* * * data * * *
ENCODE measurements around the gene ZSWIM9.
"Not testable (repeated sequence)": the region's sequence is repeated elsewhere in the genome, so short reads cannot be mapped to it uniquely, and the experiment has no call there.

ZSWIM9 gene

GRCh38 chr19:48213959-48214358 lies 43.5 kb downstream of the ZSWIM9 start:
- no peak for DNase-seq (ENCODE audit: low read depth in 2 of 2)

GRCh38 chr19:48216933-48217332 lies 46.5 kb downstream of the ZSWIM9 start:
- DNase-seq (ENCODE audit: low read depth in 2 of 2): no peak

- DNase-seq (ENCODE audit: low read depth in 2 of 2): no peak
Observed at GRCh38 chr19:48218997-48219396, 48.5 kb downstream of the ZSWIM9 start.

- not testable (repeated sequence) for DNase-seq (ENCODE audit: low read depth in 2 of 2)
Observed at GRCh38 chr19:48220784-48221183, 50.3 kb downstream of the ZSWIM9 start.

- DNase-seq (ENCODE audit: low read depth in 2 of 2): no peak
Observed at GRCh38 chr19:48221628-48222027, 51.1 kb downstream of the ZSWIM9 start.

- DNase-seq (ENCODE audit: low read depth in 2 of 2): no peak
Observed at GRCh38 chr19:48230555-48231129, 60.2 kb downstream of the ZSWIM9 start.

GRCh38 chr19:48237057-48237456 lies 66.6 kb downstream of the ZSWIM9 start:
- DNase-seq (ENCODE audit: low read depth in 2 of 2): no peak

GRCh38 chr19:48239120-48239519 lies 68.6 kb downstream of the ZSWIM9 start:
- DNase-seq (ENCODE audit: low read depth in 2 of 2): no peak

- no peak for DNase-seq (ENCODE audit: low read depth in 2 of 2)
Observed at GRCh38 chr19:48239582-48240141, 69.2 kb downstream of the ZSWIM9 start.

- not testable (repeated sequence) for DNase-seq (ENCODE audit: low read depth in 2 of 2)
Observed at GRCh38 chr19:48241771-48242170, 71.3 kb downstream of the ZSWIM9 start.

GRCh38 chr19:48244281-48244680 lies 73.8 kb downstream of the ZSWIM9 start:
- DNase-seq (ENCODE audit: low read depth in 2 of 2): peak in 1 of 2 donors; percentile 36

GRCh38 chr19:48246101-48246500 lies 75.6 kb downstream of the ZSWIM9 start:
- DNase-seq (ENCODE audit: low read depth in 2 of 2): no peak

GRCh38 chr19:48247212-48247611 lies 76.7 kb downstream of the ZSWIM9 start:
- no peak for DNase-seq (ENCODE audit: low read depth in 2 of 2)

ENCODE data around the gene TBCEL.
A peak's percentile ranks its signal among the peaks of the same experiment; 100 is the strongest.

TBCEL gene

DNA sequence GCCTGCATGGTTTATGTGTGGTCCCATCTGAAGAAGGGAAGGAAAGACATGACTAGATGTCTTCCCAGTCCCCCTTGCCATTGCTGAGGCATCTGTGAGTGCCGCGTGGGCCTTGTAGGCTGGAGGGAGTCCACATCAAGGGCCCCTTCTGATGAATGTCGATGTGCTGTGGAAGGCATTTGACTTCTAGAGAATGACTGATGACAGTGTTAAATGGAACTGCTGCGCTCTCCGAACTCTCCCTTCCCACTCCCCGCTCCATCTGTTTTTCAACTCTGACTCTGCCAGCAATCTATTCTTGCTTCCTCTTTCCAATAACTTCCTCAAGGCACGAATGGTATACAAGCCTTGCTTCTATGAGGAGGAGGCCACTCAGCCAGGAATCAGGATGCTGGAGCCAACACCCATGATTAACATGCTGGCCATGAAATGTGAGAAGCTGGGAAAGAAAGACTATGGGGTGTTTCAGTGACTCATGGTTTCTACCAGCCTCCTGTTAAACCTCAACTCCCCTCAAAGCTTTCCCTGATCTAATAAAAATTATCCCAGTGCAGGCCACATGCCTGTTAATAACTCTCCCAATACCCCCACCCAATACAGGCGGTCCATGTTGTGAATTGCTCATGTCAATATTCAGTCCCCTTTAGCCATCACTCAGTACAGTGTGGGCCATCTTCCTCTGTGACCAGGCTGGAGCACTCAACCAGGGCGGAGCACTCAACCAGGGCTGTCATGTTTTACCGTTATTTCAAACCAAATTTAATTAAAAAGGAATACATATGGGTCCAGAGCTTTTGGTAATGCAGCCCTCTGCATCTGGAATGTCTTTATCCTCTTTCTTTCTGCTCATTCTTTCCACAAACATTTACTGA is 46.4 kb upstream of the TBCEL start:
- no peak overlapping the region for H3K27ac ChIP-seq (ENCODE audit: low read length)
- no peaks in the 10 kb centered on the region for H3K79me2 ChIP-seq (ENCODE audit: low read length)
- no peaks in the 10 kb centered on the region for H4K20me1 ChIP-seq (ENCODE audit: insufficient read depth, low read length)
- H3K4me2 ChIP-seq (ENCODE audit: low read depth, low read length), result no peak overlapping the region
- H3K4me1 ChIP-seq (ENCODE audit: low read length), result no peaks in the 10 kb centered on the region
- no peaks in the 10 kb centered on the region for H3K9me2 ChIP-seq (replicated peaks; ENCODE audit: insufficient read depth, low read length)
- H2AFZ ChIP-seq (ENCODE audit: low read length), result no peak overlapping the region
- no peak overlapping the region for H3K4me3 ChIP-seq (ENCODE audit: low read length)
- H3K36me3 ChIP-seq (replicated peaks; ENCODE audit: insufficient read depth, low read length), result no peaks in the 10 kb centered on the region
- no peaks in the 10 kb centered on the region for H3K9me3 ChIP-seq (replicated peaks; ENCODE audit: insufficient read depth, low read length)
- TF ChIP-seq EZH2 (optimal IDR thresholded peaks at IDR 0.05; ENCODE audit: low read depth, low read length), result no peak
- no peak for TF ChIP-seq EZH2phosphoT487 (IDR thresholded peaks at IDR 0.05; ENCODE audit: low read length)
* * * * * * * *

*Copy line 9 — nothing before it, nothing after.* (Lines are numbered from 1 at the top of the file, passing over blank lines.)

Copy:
Observed at GRCh38 chr19:48218997-48219396, 48.5 kb downstream of the ZSWIM9 start.